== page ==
Increasing the ROI from the Federal Labs

By Joseph Allen
May 23, 2018

The Administration is kicking off a series of public meetings as part of its “Return on Investment” initiative to increase the benefits that American taxpayers receive from funding $150 B annually in government supported R&D.  The National Institute of Standards and Technology (NIST) is heading the project and issued a request for information (Request for Information (RFI)) seeking ideas on how to improve the commercialization of resulting technologies.

One target is improving the performance of the federal laboratories. The payoff won’t come from new programs, increased funding or bold proclamations without adopting this mantra:

  • Management
  • Empowerment
  • Accountability

That might not get your pulse racing but before adding more superstructure we’d better check the foundation.  Something pretty fundamental seems amiss. Here’s the analysis of Secretary of Commerce Wilbur Ross:

Universities seem to be doing far better than the federal labs and can teach us a thing or two… Recent studies have shown that federally funded university research is about 5 times more likely to result in a licensed patent technology. And about seven times more likely to result in an active patent license. Universities received $1.78 billion in licensing revenue from their innovations in 2014.  In comparison, the total amount of royalties received from licensing government inventions was only $194 million in 2014… In that year universities receive $66 ½ billion for R & D while federal labs received $42 Billion.

Now if you do the math, universities received just over 50% of the R&D funding, but license nearly 10 times the value of technology.  One would imagine that the gap has widened even further, as university activity has exploded…

But the pattern has persisted long enough, and the math is so lopsided that it seems to me that there is a message in it.

A critical part of that message has been deciphered for awhile but ignored.  I co-chaired a group of external experts under President Obama’s “Lab to Market Summit.”  We were asked to review several innovative commercialization programs, perhaps with the expectation that we would call for more funding.  Instead, one of our panelists said: “That’s not the problem” which set off an intense discussion.  Here’s what we reported:

it is clear that technology commercialization is not always an agency priority despite two decades of supporting laws and Administration directives. There do not appear to be any real rewards for programs and individuals who take commercialization to heart, nor are there penalties for those who block the way forward. In any organization employees are not going to adopt new behavior when it is apparent that incentives and rewards do not match administrative directives. This leads to cultural barriers in the federal system from top management to bench scientists since technology transfer does not factor into performance reviews, promotions or funding allocations.  (emphasis added) Several universities have successfully reversed this culture by incorporating technology transfer as a factor for gaining tenure and promotion, and bringing on new hires, providing a good example for federal agencies and laboratories.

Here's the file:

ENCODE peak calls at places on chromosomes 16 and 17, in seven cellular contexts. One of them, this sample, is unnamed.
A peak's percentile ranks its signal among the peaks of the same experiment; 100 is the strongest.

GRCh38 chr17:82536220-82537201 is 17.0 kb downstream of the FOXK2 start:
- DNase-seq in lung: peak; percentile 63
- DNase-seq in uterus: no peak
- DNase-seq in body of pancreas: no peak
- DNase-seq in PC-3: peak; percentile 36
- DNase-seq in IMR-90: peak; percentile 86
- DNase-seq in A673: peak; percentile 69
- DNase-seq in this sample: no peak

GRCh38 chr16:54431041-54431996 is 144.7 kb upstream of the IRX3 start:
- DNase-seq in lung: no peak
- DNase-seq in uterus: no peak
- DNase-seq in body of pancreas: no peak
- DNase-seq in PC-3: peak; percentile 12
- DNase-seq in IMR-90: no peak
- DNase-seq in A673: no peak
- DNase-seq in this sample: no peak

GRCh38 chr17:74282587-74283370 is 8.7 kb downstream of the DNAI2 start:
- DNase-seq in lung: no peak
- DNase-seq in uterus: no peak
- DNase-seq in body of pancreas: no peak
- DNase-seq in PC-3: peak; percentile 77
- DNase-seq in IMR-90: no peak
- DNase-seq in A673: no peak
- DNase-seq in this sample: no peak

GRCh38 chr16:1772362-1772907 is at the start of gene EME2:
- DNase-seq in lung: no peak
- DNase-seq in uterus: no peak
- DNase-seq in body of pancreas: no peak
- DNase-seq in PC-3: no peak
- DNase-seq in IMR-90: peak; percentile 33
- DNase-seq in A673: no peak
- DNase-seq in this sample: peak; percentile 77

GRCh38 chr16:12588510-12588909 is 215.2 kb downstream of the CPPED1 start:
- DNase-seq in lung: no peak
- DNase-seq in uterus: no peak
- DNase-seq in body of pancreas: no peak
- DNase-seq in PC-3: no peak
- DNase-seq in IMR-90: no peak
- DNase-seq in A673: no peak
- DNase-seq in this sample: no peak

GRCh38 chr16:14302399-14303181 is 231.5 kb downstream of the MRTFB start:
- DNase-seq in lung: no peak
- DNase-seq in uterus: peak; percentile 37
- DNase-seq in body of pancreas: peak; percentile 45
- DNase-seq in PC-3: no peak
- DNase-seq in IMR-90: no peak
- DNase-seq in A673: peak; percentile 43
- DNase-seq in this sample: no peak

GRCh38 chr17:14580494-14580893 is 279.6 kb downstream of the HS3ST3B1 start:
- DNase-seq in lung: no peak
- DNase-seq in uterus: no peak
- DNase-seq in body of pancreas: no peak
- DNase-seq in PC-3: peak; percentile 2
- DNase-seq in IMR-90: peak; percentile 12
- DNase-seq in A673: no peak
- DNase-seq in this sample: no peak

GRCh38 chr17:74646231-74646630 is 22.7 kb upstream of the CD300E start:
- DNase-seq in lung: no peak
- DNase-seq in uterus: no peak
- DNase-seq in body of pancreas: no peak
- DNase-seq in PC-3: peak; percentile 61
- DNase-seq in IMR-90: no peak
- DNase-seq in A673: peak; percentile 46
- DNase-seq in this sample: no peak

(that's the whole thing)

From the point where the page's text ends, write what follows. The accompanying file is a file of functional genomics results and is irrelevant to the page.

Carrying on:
This is a management problem, not the lack of legal authorities.  The law makes technology transfer a laboratory mission. It allows labs to keep royalties to fund more research and to reward inventors.  It decentralizes technology management from Washington to the lab director.  That same formula ignited the explosion of activity at the universities which Sec. Ross touted.

Agencies have received numerous presidential pronouncements and departmental directives on the importance of technology transfer. Most recent was President Obama’s Accelerating Technology Transfer and Commercialization of Federal Research.  It’s goal was:

increasing the rate of technology transfer and the economic and societal impact from Federal research and development (R&D) investments. This will be accomplished by committing each executive department and agency that conducts R&D to improve the results from its technology transfer and commercialization activities. The aim is to increase the successful outcomes of these activities significantly over the next 5 years, while simultaneously achieving excellence in our basic and mission focused research activities.

Agencies were instructed to develop goals and metrics toward that end. But there was no oversight or enforcement so after a brief flurry of activity, nothing really changed.

Thus, the first word in the mantra is management.  Managing a government workforce that’s virtually guaranteed life time employment and set in its ways isn’t easy.  Many are suspicious of the private sector and see no need to change as long as tax dollars continue to flow. Bureaucrats know they can wait out the tenure of any Administration. They wait to see if political appointees have the stomach for implementing real reform or are just making speeches.

When I ran the Commerce Department’s Office of Technology Commercialization, Deborah Wince-Smith (who now leads the Council on Competitiveness) was our Assistant Secretary.  She made promoting tech transfer a priority so I invited John Preston, who headed MIT’s licensing office down to talk.